I want to read a history about people. That is, I want to read a history about how some guy's life went as he was born, learned what little he could living on some farm somewhere, met a girl, found a sustenance of his own, had some kids, and died. It sounds boring, but that's only because of the complete lack of detail. World War freaking Two sounds boring at that level of detail. Some German dudes caused a ruckus in Eurasia, a couple Americans played a deadly game of whack-a-mole with some Japanese guys, and a big fat Italian man kept screaming for attention. Whoop-de-do.

    The details are what matter. But nobody's life ever gets recorded unless they went into politics or something related. The best history I've ever read are those small glimpses of this very micro-historical stuff but it's never really...preponderous. I read a fun little history of my county written in the early 1900's and the best bit of it was a description of this guy's journey up the Delaware River. Fun stuff. But even that was freaking politics. He was a employee of the Dutch West India Company. The real best bit of the best bit was the short description of the first few families who moved into the area a bit after this guy's exploring. I wanted to know more. How were the lives they lived? Not just in terms of how grueling was it dealing with living across an ocean from everything that makes much sense to you, but I mean...what were they like? Who were they? Why did the one guy marry the wife he had? Which little girl did the lone little boy have a crush on? How many weeks did the one family spend building their hovel? What did they aspire to?

    And even that's really still politics. They were all brought in by the WIC. What about the history of the people living in, say, Bedford in 1825? Who knows, right? What about that one guy in Bedford who ran the store? What about him?

    There isn't enough of this kind of history.
    There is a bit of microhistory, usually it ends up being connected in some way to something extraordinary (usually a crime, since legal records is one of the few places where pre-modern people get to talk to us) It can still get us a bit of a picture though, since they often start with the person describing who they are and what they do.
    "Man is free; but his freedom does not look like the glorious liberty of the Enlightenment; it is no longer the gift of God. Once again, man stands alone in the universe, responsible for his condition, likely to remain in a lowly state, but free to reach above the stars.."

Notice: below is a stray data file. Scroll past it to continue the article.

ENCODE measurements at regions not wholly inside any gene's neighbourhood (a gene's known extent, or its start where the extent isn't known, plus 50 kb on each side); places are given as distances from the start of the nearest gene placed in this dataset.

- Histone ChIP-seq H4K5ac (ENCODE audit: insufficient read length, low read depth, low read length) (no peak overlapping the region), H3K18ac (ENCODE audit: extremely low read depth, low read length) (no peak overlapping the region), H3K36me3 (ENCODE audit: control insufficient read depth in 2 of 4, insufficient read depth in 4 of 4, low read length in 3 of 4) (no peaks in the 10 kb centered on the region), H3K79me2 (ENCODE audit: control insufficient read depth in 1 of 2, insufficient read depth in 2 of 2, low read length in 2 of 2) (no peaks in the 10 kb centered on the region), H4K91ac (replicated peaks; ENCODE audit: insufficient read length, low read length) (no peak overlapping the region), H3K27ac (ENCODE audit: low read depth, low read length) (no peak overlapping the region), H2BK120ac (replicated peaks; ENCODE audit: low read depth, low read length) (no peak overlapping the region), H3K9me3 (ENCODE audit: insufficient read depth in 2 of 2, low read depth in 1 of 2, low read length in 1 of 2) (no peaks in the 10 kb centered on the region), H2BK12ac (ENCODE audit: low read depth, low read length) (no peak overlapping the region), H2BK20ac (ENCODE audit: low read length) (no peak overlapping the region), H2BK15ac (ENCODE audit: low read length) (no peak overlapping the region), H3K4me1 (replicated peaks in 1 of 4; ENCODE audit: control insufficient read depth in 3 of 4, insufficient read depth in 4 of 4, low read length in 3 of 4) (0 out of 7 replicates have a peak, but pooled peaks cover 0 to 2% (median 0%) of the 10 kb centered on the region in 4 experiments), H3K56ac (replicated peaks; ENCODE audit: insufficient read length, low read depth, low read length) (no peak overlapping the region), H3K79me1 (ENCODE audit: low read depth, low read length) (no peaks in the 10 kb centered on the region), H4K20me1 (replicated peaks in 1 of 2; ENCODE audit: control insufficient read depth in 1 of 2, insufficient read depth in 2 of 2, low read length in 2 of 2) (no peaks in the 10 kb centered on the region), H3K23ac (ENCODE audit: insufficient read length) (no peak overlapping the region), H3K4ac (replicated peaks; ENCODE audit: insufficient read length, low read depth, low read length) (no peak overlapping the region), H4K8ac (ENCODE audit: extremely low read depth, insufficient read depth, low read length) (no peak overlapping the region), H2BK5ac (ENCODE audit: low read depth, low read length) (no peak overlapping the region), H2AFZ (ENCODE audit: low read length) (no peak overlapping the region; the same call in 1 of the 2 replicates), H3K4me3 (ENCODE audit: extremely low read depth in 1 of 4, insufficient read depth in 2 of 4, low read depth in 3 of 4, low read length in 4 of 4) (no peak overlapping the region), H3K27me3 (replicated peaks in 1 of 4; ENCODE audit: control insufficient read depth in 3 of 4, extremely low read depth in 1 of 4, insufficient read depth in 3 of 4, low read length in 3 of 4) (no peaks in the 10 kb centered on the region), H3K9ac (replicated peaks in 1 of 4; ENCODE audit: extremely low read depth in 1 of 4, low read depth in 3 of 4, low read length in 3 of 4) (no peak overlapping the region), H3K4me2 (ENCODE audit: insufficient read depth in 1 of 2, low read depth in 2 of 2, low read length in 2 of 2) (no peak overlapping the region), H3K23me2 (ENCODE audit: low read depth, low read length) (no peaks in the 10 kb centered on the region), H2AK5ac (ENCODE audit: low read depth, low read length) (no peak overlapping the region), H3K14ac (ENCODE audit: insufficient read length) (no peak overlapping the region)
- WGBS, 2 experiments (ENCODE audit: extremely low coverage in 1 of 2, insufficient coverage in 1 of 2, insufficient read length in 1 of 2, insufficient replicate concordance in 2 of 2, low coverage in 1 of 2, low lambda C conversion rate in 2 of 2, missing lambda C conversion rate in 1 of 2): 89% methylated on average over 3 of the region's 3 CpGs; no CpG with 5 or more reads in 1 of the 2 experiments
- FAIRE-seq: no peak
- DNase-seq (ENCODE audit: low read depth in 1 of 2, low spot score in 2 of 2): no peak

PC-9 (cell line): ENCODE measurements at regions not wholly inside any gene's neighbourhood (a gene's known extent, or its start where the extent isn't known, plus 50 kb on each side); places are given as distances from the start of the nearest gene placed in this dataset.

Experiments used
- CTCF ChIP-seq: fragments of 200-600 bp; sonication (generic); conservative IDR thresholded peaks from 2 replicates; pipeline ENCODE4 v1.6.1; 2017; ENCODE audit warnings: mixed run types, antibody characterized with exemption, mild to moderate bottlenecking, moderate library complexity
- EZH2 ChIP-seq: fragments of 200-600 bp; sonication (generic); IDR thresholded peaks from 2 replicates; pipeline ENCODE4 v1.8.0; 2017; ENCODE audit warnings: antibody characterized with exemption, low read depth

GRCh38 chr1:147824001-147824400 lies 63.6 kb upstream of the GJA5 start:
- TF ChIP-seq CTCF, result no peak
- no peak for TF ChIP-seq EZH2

-Jean-Paul Sartré

  8. #8
    Irken Tallest Arilou's Avatar
    Hearts of Iron 2: ArmageddonCrusader Kings IIDeus VultEuropa Universalis 3Divine Wind
    For The GloryFor the MotherlandHearts of Iron IIIHOI3: Their Finest HourHeir to the Throne
    Europa Universalis III: In NomineKing Arthur IIMarch of the EaglesEU3 Napoleon's AmbitionVictoria: Revolutions
    Europa Universalis: RomeSemper FiSword of the Stars IIVictoria 2Victoria II: A House Divided
    Victoria II: Heart of DarknessRome: Vae VictisWarlock: Master of the ArcaneCK2: Holy KnightEuropa Universalis IV: Pre-order
    Warlock 2: The Exiled

    Join Date
    Aug 2002
    Location
    Quasispace
    Posts
    6,851
    Blog Entries
    5
    Quote Originally Posted by Plushie View Post
    It's certainly interesting looking, and I will definitely check it out someday when I have $150 to spare, but really just highlights what I'm talking about: Everything is part of the political narrative. You can't just hear about the way things were going for this group of people here, it has to be placed -- forced, one might say -- into the political context of the time. I guess you might call what I'm really jaded about newspaper history. History told like a particularly detailed newspaper. I don't want that anymore, I'm pretty sick and tired of politics in general and I'm becoming just as sick and tired of the effect politics have on the telling of human history.
    Well, to be blunt, politics *is* human history. Or rather, human history is politics. Or humans interacting is politics, however you want to describe it.

    There's no point where humans interact with each other that does not have political ramifications.
    "Man is free; but his freedom does not look like the glorious liberty of the Enlightenment; it is no longer the gift of God. Once again, man stands alone in the universe, responsible for his condition, likely to remain in a lowly state, but free to reach above the stars.."
    -Jean-Paul Sartré

  9. #9
    The personal is political.

  10. #10
    Lt. General Comrade Chaos's Avatar
    Crusader Kings IIDarkest HourDeus VultEU3 CompleteDivine Wind
    For the MotherlandHearts of Iron IIIHOI3: Their Finest HourHeir to the ThroneMarch of the Eagles
    Rome GoldSemper FiSword of the StarsSupreme Ruler 2020 GoldSupreme Ruler: Cold War
    Victoria 2Victoria II: A House DividedVictoria II: Heart of DarknessPride of NationsCK2: Holy Knight
    500k clubEuropa Universalis IV: Pre-order

    Join Date
    Dec 2009
    Location
    Northern Michigan
    Posts
    1,496